Water Quality is a Key Element for Practical Farmers of Iowa

(Radio Iowa) An Iowa-based group that aims to help farmers practice a form of agriculture that benefits both the land and the people is working to recruit new members, especially in northwest Iowa. Practical Farmers of Iowa agronomist Sarah Carlson says the issue of water quality is one key area where they’ve determined they can start discussions with potential members.

“It allowed us to talk more about the way that diverse rotation, the way that cover crops in a system, the way that grazing, having a living root in the ground year-round cleans up water, because it really does,” Carlson says. “It helps reduce nitrate loss and it helps reduce erosion, which are our two biggest water pollutants.” She says striving to control soil loss and preventing nitrates from entering the water table are important concerns for Iowa growers.

“Those are things that PFI farmers had been working on and researching for decades, and then there was an awakening amongst farmers about, ‘Oh, yeah, we used to do this,’ and ‘Oh, I didn’t realize that it helped clean our water.'” Some of the older concepts are still very much workable, especially with precision agriculture, which Carlson says has led to a new term, precision conservation.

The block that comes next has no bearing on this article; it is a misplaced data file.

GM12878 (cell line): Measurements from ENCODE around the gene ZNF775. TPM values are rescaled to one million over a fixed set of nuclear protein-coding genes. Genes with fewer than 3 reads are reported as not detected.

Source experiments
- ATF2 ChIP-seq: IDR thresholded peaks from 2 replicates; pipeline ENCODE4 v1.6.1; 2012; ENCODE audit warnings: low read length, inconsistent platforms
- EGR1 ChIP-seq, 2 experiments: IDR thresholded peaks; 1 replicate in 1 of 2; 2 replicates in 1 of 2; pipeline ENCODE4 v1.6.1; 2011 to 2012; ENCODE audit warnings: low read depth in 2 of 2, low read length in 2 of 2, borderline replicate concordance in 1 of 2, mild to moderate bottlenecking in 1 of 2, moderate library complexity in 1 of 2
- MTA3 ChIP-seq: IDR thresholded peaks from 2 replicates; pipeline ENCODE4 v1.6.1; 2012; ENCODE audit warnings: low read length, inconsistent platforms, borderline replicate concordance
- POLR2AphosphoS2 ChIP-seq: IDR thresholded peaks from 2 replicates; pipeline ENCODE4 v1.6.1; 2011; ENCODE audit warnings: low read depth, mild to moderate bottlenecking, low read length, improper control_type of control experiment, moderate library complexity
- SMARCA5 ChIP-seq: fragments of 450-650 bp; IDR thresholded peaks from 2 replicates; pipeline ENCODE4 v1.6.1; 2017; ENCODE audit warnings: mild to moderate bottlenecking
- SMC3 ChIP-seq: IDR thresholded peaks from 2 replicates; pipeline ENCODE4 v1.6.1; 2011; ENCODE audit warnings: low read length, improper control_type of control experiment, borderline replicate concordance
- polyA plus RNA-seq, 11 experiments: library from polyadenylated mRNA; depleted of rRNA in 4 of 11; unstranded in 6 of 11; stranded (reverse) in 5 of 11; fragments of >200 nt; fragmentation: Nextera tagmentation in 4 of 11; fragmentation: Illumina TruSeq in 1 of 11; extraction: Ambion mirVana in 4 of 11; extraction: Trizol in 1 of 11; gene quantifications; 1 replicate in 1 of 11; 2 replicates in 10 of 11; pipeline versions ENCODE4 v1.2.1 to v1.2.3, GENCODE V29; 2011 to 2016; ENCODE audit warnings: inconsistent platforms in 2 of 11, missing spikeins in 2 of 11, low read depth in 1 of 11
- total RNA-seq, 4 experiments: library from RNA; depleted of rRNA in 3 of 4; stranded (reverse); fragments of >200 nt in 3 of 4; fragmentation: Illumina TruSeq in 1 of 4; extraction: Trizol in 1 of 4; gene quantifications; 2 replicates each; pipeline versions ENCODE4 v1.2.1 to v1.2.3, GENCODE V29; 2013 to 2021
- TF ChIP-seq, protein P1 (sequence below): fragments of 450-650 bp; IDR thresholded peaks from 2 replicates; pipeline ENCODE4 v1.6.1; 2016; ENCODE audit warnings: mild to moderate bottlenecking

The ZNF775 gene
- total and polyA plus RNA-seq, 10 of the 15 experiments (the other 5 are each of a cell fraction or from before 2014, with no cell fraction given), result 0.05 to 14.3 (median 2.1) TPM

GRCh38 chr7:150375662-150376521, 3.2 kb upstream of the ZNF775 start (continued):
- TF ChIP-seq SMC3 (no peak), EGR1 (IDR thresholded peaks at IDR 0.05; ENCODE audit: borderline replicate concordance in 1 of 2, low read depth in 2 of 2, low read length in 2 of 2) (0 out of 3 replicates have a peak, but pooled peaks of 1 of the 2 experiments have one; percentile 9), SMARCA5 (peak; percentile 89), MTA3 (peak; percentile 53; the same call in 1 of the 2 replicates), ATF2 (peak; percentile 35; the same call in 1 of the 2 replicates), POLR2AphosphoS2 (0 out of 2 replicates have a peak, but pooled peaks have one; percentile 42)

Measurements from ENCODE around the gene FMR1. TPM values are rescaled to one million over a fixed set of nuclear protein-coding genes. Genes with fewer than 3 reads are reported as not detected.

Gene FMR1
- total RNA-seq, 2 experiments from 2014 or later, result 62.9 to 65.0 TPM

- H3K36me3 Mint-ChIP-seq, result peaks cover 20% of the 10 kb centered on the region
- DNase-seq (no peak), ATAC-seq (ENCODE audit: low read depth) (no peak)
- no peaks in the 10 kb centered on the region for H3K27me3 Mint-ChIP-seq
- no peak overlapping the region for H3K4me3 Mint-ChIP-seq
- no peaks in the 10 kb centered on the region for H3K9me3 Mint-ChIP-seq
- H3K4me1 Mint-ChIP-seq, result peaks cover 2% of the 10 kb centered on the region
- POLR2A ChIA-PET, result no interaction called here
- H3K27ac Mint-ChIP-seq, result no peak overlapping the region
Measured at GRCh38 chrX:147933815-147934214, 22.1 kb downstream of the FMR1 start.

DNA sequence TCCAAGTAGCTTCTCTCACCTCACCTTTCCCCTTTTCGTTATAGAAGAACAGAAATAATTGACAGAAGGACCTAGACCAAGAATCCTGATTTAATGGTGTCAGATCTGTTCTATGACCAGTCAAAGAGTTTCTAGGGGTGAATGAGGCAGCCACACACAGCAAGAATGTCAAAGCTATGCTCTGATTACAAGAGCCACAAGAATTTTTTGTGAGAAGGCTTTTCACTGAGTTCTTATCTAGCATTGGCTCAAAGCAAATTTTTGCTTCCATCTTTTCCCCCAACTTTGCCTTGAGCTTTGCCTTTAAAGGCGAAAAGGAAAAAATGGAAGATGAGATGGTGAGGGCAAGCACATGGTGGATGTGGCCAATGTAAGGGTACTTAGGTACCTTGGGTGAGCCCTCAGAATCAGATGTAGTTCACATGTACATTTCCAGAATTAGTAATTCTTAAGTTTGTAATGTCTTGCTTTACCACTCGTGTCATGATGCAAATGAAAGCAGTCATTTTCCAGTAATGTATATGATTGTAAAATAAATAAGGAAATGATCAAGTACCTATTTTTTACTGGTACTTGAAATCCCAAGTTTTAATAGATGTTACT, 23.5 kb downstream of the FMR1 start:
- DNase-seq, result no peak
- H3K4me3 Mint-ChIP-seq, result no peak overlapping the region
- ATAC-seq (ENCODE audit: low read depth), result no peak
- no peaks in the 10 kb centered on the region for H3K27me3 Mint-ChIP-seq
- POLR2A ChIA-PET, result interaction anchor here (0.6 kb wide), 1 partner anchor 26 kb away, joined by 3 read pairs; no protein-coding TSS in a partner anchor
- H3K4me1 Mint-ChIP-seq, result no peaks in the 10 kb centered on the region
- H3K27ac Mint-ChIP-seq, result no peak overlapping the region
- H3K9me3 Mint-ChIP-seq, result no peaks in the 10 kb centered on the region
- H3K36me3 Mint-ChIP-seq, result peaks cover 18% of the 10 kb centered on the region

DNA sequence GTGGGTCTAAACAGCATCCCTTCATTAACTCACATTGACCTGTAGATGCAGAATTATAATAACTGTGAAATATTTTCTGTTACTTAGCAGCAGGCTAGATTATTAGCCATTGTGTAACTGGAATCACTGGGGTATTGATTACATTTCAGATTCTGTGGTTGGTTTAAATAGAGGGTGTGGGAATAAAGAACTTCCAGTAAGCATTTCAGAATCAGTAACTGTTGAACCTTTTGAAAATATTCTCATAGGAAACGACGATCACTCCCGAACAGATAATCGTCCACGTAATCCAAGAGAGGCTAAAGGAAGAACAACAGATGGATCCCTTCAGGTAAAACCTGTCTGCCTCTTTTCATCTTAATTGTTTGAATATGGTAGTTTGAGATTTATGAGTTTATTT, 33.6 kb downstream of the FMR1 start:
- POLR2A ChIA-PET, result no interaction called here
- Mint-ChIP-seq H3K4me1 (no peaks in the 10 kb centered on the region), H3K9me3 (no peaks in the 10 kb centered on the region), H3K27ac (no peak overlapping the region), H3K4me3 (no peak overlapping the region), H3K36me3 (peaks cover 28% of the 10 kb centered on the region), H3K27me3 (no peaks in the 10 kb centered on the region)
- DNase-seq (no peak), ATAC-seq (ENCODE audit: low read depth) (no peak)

“So for example, of an 80-acre field, there’s probably a spot in there on the yield map that is red all the time or you can’t plant through because it’s wet all the time,” Carlson says. “We work with farmers to diagnose those spots and get them out of production and put them into some sort of conservation project.” She says cover crops is another topic where PFI can start conversations with farmers. Founded in 1985, Practical Farmers of Iowa is a non-profit organization seeking to connect farmers with farmers to share what they are learning in their own fields to make their operations better.

(By John Slegers, KLEM, Le Mars)